1. excessive chattiness and hyper-socialization (no books in sight, no intention of doing anything productive other than distract everyone else)
  2. snacks that are really meals (snack are OK, but if it involves eating utensils, condiments and two hands it is a meal and should be eaten in the cafeteria)
  3. socializing in the silent and individual study area - we keep this area for students who really, really need a place for focused, quiet study
  4. using a computer for non-school activities when there is a line of students waiting for access 
  5. printing out class sets of Powerpoint and presentations and sucking the toner dry (printing on this scale is expected to be done at home)
We will not be requesting a line item for bouncer in the budget - this year, anyway ;)

Council Hires Bouncer for Library


Mind the Gap!

One of the challenges I face is channeling the quickly changing world of information and media technology into collaborative planning with teachers. Often times they seem overwhelmed with choice and the changes in assessment and management that come with incorporating many of the new tools and skills into their content goals. I get it. But how do I address this? How do I more effectively address their concerns and support their goals without stressing them out?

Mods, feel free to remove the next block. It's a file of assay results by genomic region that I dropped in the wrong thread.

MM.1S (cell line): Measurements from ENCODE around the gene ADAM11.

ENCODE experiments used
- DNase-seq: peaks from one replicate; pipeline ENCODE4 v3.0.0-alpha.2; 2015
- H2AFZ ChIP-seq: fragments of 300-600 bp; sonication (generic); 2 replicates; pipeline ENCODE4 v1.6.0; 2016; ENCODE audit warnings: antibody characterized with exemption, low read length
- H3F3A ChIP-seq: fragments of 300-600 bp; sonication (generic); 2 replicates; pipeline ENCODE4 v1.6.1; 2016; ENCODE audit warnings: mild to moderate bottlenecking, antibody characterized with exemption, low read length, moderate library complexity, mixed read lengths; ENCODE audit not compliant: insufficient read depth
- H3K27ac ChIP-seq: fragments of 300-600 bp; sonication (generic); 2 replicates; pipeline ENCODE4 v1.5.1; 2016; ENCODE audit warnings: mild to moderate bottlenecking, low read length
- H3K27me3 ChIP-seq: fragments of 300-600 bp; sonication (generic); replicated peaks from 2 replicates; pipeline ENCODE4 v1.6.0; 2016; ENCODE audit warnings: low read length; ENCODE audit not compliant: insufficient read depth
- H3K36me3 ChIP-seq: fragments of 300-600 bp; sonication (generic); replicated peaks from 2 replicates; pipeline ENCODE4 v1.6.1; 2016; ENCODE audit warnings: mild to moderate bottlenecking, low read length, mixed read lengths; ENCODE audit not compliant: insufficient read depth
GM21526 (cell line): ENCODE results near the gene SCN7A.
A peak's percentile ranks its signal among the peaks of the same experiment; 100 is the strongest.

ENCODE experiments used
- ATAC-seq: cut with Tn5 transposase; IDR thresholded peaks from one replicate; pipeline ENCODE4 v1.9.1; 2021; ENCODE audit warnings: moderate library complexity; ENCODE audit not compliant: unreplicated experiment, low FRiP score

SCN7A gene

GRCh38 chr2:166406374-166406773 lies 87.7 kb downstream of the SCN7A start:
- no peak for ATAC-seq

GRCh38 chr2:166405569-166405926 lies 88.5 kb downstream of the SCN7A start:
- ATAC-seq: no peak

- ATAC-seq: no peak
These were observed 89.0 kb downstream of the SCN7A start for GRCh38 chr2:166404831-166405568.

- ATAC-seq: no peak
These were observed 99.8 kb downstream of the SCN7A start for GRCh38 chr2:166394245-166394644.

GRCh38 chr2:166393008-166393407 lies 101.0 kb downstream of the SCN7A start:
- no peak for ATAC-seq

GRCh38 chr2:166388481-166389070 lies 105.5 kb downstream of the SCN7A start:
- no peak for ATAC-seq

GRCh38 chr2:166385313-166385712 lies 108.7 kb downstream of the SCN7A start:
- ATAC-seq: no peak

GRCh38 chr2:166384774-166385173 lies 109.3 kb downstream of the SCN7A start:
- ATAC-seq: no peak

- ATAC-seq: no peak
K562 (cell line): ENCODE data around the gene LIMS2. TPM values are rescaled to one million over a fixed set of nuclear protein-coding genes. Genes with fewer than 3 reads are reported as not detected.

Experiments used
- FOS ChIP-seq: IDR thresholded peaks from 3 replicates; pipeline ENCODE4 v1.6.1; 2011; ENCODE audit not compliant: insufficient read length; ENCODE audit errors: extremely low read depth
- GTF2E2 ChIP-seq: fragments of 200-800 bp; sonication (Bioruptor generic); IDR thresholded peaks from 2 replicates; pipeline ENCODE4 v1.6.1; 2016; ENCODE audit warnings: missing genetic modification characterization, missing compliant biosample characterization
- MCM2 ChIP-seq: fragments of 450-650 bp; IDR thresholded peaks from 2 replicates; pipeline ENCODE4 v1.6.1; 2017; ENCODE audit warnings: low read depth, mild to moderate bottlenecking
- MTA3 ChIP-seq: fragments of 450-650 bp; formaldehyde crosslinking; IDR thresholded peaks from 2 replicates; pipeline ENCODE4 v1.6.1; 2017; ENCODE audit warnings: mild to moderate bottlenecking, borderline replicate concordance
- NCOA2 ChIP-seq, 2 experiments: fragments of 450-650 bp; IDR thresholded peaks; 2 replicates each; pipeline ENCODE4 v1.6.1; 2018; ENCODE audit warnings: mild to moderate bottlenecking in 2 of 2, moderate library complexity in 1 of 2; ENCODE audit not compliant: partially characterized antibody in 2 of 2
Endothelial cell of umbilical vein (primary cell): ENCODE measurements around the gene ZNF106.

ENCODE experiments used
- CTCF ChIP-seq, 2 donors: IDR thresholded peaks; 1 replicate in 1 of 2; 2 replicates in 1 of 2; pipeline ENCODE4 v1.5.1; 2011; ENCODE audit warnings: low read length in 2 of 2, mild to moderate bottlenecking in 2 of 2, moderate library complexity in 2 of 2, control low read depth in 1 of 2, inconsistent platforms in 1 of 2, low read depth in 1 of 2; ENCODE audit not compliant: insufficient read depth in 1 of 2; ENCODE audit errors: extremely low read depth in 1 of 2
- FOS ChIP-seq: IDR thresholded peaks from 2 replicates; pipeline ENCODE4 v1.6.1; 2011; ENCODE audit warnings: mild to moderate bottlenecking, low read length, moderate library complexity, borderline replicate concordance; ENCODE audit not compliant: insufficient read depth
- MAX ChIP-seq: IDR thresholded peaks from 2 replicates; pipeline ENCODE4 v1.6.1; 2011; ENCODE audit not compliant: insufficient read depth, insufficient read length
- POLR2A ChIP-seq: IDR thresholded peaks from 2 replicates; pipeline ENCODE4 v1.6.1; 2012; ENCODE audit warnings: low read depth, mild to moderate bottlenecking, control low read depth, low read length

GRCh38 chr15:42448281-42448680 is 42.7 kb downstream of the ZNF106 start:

An example is NoodleTools, the powerful citation and note taking platform. Instead of passing out style sheets teachers, with my assistance, have to teach students how to create accounts, share them with the teacher, and go through the process of evaluating a resource and generating a citation. Then they must learn how to use the (brilliant!) note card feature take notes on their resource. After that there is the outline where they build the structure of their paper. This takes a different type of planning and time allocation, but the benefit is the teacher and I have access to student work and can monitor progress and intervene when necessary. This is about the teacher substituting "content time" with some "skills time".  Ultimately students complete the final paper more successfully. The first time is a real leap of faith, and not all are ready to hold my hand and jump.